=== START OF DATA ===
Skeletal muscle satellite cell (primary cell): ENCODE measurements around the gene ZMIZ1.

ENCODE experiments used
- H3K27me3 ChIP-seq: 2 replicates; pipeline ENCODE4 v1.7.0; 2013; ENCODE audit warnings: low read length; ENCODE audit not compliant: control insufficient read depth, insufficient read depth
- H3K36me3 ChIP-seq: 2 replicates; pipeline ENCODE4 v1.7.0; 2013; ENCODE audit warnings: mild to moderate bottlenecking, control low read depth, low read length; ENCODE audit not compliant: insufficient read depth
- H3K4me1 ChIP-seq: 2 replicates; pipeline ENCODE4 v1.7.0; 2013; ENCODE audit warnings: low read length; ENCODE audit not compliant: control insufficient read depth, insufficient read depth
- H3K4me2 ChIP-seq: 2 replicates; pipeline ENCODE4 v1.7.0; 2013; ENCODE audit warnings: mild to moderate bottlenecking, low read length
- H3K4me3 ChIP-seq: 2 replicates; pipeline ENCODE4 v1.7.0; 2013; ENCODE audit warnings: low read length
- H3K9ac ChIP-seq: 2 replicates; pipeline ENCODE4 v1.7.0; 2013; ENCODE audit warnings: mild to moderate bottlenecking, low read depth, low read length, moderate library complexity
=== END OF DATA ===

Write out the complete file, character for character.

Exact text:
Skeletal muscle satellite cell (primary cell): ENCODE measurements around the gene ZMIZ1.

ENCODE experiments used
- H3K27me3 ChIP-seq: 2 replicates; pipeline ENCODE4 v1.7.0; 2013; ENCODE audit warnings: low read length; ENCODE audit not compliant: control insufficient read depth, insufficient read depth
- H3K36me3 ChIP-seq: 2 replicates; pipeline ENCODE4 v1.7.0; 2013; ENCODE audit warnings: mild to moderate bottlenecking, control low read depth, low read length; ENCODE audit not compliant: insufficient read depth
- H3K4me1 ChIP-seq: 2 replicates; pipeline ENCODE4 v1.7.0; 2013; ENCODE audit warnings: low read length; ENCODE audit not compliant: control insufficient read depth, insufficient read depth
- H3K4me2 ChIP-seq: 2 replicates; pipeline ENCODE4 v1.7.0; 2013; ENCODE audit warnings: mild to moderate bottlenecking, low read length
- H3K4me3 ChIP-seq: 2 replicates; pipeline ENCODE4 v1.7.0; 2013; ENCODE audit warnings: low read length
- H3K9ac ChIP-seq: 2 replicates; pipeline ENCODE4 v1.7.0; 2013; ENCODE audit warnings: mild to moderate bottlenecking, low read depth, low read length, moderate library complexity